|Turn 14, Austrians hard pushed in the North ( profusion of pennies indicating losses ) |
On Turn 14 the Austrians started well, their gunners scoring a hit that finished off 1st von Kleist foot, worn out by its multiple charges on the Austrian foot. But Prussian musket fire from their Fusiliers and Jaegers scored a further two hits on 1st Botta foot - this time they retreated to avoid destruction, being pushed back over the bridge to join their 2nd Botta comrades. In turn, 1st Botta's own fire at least drove 2nd Jaeger back.
Turn 15, the last of the game - the depleted Austrian forces won the initiative die roll but could make no aggressive moves, and elected to simply stand - but their gunners scored a lucky hit which killed the von Kliest's brigadier, who had joined the Prussian Fusilier regiment after his own troops had been knocked out. This unfortunate gentleman's loss cost the Prussians 3 SPs - dangerous for them. Their own howitzer ended a successful day by hitting and finally eliminating 2nd Botta regiment. Knowing that exhaustion loomed, the Prussian commander urged his cavalry on in a last charge, with 2 Cuirassier units slamming into Austrian 2nd Hussars, who lost 1 SP but held on agianst the odds. A general advance of Prussian foot in the North looked to finally cross the bridge against little opposition.
|Final charge of the Prussian Heavy Horse |
And so it finsihed, as the end of Turn 15 brought welcome darkness to the exhausted troops. Exhausted indeed - a tally of the losses came to Austrians 19 SP, Prussians 21 SP - both sides well and truly passing their respective Exhaustion Points. So, in terms of the tabletop game, a draw - but from the campaign perspective, I think quite a bad reverse for General Dachs and his Austrians. They suffered the complete loss of five regiments, who will be eliminated from the campaign game ( units only 'damaged' by partial loss of strength points will continue, and re-gain strength as further recruits come in ). The Prussians lost only a couple of regiments, albeit experienced ones, though they were unlucky to have one brigadier wounded and one killed, costing 5 SPs in all - if not for those two losses, they would not have reached Exhaustion Point.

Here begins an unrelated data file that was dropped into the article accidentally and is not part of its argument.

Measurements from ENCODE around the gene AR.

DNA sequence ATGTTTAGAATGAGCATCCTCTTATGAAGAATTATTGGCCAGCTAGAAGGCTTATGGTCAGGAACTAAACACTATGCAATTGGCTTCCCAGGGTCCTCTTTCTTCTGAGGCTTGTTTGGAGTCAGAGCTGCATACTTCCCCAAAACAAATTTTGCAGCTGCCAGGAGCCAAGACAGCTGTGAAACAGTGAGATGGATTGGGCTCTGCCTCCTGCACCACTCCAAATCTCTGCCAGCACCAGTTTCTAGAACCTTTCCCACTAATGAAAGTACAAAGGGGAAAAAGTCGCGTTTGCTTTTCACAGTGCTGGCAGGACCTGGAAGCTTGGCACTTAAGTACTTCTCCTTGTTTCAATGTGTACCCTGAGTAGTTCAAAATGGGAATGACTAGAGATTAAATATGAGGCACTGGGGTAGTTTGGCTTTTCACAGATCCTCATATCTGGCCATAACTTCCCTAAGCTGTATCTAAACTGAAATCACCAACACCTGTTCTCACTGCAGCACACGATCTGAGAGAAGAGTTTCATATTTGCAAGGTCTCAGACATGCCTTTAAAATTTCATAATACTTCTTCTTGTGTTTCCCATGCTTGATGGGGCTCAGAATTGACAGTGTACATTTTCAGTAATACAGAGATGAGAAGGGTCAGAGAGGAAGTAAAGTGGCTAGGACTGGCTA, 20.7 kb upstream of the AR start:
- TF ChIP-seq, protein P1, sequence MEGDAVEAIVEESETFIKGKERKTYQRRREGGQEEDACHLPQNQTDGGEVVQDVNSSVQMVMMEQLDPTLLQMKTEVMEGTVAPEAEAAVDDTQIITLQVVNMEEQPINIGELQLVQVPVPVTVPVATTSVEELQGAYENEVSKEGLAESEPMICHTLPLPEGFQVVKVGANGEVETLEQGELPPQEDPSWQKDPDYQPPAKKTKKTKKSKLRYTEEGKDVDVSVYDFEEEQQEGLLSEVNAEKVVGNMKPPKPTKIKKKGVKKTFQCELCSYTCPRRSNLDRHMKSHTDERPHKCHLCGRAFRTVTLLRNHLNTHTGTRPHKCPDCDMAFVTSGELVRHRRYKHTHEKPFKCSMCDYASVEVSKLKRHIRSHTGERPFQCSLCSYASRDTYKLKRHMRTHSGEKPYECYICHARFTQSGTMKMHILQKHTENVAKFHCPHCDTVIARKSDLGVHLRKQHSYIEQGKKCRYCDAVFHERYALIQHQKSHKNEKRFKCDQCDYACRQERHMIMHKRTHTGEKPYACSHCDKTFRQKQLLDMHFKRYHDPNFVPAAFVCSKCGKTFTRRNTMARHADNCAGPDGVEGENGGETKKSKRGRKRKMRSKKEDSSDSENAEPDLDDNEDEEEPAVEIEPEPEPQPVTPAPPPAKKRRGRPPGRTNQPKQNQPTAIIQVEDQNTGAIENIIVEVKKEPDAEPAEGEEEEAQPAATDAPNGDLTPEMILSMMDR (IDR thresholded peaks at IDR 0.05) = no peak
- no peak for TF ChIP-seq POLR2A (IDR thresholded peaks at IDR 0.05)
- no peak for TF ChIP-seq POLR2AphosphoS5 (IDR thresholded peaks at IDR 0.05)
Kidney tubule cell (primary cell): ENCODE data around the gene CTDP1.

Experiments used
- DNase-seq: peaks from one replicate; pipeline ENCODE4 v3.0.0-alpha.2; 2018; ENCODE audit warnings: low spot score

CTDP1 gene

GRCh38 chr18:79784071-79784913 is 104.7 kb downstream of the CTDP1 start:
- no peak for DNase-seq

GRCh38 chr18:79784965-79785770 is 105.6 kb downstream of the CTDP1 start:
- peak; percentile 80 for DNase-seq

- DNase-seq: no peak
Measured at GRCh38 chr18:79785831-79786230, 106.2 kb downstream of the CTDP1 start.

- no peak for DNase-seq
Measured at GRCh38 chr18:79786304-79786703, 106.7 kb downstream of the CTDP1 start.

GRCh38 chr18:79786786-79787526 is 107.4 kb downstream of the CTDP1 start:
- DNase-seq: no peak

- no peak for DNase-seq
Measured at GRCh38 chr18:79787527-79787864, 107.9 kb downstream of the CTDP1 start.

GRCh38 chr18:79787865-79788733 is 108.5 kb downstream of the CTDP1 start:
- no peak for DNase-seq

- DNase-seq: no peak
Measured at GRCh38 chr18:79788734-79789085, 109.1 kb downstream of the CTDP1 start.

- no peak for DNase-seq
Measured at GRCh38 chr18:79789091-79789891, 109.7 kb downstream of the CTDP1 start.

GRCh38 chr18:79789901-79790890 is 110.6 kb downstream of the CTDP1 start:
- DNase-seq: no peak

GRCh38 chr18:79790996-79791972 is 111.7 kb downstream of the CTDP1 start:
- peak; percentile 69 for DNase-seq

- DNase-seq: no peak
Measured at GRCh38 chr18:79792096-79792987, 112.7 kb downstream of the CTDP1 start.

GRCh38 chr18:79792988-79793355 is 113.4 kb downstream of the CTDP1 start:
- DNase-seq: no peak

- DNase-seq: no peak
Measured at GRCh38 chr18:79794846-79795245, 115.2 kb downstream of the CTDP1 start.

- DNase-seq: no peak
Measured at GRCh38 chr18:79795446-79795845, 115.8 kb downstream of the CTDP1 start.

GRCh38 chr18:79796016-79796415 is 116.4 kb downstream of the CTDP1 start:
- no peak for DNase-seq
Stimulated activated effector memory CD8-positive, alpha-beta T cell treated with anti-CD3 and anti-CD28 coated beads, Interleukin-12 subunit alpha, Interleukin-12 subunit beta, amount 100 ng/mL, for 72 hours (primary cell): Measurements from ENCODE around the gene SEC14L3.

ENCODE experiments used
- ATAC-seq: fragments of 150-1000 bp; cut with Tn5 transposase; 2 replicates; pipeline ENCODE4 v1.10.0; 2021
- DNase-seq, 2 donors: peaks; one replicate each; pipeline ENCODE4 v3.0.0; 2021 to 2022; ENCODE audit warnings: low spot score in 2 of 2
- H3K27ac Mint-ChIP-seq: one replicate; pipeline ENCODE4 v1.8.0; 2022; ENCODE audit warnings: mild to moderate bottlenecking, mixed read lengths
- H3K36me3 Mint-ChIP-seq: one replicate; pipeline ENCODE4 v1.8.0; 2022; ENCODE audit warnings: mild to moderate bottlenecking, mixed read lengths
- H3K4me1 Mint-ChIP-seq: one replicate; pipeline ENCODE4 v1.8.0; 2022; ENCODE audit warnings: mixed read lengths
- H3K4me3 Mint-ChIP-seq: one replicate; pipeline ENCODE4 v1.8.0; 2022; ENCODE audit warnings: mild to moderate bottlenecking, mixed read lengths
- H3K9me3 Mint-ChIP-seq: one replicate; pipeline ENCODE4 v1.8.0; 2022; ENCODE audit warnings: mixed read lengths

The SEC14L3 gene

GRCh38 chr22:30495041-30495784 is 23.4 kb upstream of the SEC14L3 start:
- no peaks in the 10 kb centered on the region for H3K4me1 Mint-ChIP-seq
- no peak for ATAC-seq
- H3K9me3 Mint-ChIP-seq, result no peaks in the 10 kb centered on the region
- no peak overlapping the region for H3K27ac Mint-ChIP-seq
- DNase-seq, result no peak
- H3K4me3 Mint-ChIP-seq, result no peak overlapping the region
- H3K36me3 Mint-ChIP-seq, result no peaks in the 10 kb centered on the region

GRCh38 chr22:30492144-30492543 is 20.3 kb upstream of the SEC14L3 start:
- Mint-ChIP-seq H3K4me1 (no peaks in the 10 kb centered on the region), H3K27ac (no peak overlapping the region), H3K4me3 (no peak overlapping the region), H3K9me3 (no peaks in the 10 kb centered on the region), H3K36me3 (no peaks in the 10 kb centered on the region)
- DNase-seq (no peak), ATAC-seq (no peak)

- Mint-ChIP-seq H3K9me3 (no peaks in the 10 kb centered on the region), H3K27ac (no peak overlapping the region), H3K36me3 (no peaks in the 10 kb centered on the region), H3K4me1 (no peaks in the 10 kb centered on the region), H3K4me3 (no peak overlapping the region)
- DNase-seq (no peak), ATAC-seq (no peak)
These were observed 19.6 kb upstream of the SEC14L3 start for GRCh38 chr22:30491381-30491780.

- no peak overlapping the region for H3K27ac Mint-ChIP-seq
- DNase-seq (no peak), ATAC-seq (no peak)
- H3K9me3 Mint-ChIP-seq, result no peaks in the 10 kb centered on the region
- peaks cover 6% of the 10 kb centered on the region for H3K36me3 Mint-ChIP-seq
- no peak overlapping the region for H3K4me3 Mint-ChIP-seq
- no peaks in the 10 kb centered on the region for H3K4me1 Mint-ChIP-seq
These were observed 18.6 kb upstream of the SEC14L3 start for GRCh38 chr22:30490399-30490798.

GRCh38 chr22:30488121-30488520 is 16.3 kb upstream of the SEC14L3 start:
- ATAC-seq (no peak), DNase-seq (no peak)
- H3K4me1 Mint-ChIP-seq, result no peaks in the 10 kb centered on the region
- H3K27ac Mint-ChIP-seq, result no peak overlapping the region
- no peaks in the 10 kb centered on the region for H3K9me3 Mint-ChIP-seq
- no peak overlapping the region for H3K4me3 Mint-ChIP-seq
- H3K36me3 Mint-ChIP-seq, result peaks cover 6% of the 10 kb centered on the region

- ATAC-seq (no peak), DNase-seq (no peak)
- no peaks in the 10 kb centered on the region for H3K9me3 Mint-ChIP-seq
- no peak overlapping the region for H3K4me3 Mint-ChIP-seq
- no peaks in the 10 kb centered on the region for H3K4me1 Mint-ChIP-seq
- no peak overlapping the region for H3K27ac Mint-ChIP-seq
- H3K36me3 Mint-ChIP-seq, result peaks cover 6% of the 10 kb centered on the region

I should put in a word for the gunners - though unable to open fire until Turn 7, the Prussian howitzer took 3 SPs from the Austrians, delivering the final coup de grace to both the Austrian Cuirassiers and 2nd Botta regiment. The Austrian field guns scored no less than 6 SPs of hits against the Prussians, battering the Fusilier regiment for 2 SPs, finishing off 1st von Kleist and finally killing its Brigadier! Only the Prussian field gun did badly, spending a lot of time trying to avoid the attention of various Austrian Hussars.
|How it ended - darkness will be welcome to all |
Phew. I have limited time and space for games, and this took four gaming sessions, spread over 6 weeks - I didn't mean to be quite so slow! But worth it, I think, and good to run a slightly larger game and prove it could work in the limited space. Bob Cordery's 'Division Level' Portable Wargame rules turned out to be just about right for the task. At least with a small table, simple hex terrain and relatively small forces and units, the setting-up and dismantling of the game at each session was quite quick.
So, where next with the campaign? Well, winter is coming - both sides will go into winter quarters and try to raise new recruits to their armies. But they may also take the opportunity to open negotiations - in particular the Austrians must be worried about the losses they have taken, and the threat to their 'home' territories. Perhaps it's time for diplomacy?
As usual, I hope you've enjoyed following this, as I certainly did playing and writing it up. Time for a change of period next time? Meanwhile thanks for reading this far, and keep well, and safe, everyone.